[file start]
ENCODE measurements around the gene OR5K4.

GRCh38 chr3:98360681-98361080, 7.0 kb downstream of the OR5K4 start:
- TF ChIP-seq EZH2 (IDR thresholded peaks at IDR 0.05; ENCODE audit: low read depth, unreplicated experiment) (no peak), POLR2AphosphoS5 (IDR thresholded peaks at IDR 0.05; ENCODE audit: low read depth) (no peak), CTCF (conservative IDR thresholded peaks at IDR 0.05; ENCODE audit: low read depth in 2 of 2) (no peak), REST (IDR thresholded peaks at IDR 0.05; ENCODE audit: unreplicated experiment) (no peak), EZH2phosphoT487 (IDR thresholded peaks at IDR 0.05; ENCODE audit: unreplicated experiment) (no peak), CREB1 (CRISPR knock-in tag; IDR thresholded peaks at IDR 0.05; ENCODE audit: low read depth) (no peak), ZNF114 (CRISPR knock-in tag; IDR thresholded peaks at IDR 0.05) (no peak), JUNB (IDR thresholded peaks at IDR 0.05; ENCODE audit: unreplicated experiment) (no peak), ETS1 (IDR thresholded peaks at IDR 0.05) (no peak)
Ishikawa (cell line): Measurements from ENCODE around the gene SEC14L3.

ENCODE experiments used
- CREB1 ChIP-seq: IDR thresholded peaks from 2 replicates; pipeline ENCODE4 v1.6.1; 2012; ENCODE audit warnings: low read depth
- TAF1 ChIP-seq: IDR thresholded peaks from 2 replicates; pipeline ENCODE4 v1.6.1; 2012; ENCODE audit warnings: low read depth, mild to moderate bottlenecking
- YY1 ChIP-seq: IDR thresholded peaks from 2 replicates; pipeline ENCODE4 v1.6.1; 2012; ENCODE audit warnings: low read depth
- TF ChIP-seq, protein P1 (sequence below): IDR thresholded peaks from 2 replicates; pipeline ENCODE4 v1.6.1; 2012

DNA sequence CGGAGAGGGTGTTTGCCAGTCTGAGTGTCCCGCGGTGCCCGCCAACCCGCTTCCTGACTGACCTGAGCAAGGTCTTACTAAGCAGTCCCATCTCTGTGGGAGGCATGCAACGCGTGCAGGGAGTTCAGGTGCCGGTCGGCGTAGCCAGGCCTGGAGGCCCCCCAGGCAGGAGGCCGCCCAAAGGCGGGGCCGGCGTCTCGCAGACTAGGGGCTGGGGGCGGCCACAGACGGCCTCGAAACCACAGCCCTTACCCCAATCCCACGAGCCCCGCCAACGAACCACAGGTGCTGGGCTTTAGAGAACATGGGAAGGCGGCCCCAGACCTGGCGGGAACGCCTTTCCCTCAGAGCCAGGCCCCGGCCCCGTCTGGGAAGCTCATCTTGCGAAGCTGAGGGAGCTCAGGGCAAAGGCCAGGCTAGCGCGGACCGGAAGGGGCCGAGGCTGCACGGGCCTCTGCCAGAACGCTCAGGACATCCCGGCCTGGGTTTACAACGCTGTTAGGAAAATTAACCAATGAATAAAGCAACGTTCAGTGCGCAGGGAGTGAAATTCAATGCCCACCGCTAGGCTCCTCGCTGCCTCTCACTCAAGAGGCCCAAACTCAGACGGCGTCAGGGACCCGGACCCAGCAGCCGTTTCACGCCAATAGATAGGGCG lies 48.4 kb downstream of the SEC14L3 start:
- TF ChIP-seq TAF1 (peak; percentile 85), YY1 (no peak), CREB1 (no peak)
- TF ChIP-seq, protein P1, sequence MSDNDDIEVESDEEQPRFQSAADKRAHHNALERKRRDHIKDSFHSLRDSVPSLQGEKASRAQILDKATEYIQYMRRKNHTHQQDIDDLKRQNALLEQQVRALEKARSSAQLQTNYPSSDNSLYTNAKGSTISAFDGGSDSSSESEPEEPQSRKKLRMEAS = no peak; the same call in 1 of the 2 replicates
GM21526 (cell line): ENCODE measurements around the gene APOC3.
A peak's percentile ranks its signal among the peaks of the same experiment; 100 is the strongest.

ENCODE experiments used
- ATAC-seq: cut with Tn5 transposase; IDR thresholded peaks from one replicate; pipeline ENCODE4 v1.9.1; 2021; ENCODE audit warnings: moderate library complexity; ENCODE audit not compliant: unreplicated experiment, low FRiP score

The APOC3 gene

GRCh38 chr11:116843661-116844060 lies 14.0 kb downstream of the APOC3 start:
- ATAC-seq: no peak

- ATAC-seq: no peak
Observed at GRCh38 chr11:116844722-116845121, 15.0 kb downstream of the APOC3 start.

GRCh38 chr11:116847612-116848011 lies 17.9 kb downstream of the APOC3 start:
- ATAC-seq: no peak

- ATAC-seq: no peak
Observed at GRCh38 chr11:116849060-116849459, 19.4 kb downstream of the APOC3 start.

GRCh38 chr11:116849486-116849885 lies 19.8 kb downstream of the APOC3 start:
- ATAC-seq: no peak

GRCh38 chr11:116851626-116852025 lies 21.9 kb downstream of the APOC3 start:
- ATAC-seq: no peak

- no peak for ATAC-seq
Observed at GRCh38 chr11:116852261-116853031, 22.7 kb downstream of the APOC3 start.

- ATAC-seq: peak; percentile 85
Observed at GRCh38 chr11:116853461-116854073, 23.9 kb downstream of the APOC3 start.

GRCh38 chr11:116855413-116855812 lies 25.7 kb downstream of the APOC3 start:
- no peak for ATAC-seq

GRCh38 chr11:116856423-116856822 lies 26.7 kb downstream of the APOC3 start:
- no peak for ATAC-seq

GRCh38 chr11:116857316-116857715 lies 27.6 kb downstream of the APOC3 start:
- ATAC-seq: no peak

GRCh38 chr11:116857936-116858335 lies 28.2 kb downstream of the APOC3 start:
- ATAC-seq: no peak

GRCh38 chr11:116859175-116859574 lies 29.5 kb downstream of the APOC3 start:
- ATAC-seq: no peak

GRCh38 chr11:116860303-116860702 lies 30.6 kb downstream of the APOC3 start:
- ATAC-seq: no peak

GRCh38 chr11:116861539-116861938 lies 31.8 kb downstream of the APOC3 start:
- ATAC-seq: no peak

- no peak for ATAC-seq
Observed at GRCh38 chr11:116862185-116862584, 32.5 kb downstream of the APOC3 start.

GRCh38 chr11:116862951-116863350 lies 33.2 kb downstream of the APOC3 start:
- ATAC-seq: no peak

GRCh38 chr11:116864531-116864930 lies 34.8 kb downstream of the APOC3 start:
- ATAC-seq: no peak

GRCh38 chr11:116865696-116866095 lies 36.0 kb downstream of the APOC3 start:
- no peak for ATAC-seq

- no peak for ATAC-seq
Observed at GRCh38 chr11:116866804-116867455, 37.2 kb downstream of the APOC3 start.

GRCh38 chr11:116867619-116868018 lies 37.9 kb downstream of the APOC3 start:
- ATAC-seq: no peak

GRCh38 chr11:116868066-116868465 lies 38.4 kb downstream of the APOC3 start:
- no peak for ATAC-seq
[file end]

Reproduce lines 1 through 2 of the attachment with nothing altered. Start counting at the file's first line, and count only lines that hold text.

ENCODE measurements around the gene OR5K4.

GRCh38 chr3:98360681-98361080, 7.0 kb downstream of the OR5K4 start: